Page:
Hmmm. Were other people? Are our perceptions, as non Vietnamese, of Vietnam influenced by the phenomenal amount of Vietnam war movies? What happened to our perceptions after we actually visited Vietnam. We had it!! The euphoria was immense but we still had work to do. A visit to the War Museum and a couple of interviews with various tourists later and we had enough for a short introductory movie on our theme. Jeff, Patrick and I sat down back at the hotel to flesh it out, sort it out and export it out! We huddled together up until the deadline to put together something we were still not sure of. This is it.
Is This Your Vietnam? from Colin Gallagher on Vimeo.
The response we got from a number of people was emotional, gratifying and relieving. They re-affirmed our basic concept. One audience member said she was all “clenched up” inside watching it. Another mentioned their uncle who had been in Vietnam. Our video stirred conversation and emotions. We were elated, extremely proud and full of gratitude for the entire day we just spent together and the end result. If we didn’t encounter problems in the process we may not have had such a learning moment.
Taking It Home
These are my initial fundamental reflections. I learned a lot. It was a very personal and often emotional experience. If I typed out all the things going through my head right now I would still be writing 5 hours from now. But I have to get on with the reality of day to day work and continuing my passion and drive to stand strong for my beliefs and my “brand”. Let the thinking continue…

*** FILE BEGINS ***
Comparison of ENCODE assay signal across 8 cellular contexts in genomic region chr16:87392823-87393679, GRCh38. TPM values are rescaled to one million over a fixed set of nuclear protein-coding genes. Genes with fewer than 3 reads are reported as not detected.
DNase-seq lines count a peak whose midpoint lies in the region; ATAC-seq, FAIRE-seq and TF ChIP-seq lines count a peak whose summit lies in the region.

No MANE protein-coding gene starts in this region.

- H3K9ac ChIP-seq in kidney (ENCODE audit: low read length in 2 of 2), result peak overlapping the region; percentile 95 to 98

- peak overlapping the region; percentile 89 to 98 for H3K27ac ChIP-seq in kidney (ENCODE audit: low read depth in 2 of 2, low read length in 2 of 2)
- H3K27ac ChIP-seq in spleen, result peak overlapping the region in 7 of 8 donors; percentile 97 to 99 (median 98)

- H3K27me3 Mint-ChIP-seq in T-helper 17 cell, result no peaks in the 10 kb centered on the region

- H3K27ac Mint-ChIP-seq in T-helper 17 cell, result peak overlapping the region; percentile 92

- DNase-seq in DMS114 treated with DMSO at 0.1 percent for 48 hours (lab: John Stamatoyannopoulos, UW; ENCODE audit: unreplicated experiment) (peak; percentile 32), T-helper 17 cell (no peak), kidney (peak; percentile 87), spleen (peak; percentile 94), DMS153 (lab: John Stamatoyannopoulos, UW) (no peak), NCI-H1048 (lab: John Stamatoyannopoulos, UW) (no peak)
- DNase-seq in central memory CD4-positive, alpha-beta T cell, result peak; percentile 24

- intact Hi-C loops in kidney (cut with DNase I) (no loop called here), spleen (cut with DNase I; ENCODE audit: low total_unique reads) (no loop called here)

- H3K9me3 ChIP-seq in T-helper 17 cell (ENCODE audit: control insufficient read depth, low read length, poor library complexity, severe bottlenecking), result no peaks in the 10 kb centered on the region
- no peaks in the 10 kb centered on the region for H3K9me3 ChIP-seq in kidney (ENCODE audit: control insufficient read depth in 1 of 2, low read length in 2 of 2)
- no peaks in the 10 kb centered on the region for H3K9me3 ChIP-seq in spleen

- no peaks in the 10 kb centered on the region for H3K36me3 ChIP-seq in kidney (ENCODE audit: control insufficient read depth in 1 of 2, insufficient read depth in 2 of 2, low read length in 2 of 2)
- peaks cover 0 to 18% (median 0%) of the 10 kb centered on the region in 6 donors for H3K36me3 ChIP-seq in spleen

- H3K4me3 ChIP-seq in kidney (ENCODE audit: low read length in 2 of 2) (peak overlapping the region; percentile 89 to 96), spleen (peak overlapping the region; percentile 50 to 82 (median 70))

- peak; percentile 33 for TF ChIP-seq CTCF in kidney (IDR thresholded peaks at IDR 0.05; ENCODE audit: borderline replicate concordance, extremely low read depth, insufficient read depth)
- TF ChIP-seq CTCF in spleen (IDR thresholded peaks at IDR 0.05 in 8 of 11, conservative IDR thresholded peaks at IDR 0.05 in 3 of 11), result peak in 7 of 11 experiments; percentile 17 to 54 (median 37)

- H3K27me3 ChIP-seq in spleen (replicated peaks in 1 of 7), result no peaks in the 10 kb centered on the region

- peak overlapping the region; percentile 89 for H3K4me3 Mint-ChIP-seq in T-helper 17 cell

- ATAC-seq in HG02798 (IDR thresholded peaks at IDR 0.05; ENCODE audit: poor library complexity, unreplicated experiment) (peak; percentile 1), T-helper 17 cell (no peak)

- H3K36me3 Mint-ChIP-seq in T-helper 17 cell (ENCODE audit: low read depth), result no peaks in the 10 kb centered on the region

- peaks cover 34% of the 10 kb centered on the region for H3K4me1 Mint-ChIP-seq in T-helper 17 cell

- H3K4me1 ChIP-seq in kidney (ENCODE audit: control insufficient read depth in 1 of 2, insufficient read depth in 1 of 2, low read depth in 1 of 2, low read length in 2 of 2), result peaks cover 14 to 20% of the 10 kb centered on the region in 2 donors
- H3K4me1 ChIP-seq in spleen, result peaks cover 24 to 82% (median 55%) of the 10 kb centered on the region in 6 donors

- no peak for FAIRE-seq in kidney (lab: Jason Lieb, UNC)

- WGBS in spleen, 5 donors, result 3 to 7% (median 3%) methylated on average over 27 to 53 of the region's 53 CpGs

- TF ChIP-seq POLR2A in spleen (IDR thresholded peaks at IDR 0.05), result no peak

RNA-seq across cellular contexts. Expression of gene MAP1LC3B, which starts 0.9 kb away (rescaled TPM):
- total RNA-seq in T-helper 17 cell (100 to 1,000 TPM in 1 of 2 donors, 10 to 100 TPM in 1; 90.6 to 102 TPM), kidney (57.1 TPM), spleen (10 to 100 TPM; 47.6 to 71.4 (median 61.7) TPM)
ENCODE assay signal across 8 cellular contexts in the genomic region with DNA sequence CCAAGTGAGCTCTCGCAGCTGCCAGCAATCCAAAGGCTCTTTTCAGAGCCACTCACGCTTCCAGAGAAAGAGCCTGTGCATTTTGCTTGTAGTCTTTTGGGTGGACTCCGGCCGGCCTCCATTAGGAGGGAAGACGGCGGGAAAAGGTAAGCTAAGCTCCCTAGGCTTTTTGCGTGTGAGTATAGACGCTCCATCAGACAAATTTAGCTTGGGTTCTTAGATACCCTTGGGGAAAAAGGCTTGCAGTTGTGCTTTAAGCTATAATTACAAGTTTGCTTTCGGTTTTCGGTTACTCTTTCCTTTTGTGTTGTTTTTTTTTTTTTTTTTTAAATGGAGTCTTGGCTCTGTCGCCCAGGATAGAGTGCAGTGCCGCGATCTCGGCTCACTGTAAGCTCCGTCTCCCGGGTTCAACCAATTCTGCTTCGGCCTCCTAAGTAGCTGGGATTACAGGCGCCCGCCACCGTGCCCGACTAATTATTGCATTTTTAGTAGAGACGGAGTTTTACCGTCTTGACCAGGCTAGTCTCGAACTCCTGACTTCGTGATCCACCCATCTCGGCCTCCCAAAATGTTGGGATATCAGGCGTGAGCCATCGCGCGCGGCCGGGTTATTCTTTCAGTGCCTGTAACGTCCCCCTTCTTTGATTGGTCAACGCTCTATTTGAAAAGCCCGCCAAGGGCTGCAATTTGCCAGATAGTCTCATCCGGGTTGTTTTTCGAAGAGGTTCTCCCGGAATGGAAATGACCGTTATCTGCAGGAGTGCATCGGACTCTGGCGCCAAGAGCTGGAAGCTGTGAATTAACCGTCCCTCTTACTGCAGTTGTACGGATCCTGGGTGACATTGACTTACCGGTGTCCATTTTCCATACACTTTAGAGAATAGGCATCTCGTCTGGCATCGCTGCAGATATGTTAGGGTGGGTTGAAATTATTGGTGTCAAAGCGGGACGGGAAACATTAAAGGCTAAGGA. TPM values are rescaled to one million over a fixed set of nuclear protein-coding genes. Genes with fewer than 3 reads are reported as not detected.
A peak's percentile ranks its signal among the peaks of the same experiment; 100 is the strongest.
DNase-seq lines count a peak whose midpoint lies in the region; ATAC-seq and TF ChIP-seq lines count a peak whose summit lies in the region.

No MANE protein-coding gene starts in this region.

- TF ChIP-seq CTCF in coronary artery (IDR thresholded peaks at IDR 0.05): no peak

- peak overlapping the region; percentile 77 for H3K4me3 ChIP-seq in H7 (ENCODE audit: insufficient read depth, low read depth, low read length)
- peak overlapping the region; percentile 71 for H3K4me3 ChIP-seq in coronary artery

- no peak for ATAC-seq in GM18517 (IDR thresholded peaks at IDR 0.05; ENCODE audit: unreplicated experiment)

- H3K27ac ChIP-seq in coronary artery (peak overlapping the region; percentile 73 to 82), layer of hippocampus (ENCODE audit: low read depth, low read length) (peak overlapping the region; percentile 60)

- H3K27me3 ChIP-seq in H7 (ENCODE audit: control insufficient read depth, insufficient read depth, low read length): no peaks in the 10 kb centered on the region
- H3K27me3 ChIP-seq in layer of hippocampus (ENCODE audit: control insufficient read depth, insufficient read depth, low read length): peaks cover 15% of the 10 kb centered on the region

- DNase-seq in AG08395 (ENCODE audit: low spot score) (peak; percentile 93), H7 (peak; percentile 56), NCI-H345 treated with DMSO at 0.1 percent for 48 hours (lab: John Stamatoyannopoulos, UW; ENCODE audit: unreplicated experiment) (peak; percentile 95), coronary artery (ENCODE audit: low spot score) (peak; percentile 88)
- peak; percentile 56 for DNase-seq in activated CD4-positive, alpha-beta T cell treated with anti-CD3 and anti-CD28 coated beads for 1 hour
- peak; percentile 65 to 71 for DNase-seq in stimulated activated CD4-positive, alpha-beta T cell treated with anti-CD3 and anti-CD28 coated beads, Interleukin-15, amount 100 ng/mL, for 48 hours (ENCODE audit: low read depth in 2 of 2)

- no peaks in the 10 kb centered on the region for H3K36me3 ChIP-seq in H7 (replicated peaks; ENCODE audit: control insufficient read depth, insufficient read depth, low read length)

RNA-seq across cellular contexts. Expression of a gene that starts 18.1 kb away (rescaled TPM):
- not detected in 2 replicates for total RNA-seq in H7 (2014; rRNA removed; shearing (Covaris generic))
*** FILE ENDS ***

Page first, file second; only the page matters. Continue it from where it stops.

So many people commented on your project – it certainly was a powerful piece.
Note to self – never, never agree to be filmed on the fly by Colin on a hot, sweaty day!!
Also, it was great to catch up with you…welcome to the ADE community!
Nicely done Colin!
I would have loved to have been able to take the time off for an ADE certification/conference while in Asia, but that just didn’t work out for me. It seems like a really great process you went through and your re-focus paid off!
I would have loved to have known if any Vietnamese had been influenced by these movies and if they are played/watched in Vietnam like they are in North America and other parts of the world?
When I visited Vietnam, I had much less connection to locals and so unlike other places I’ve visited, I didn’t really get a sense for the people… and that’s a shame.
Thanks for sharing your reflection and your video!
We often give students a task and expect a final product in a relatively short period of time. However, for many ADE’s, we learned so much from the “process”. As educators, we need to remember that the product does not always fully capture the process that was experienced.
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The pleasure was mine. I like how your outlined the melt-down and then the subsequent ass kicking. That was my favorite part of the whole thing-that half way through we started from scratch and were still able to kill it. I look forward to the next time.
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“I’m finding it hard to sleep with the sheer number of things that are running through my head as a result.” So true!
I feel the same way. Excellent reflection and an excellent run to the Notre Dame!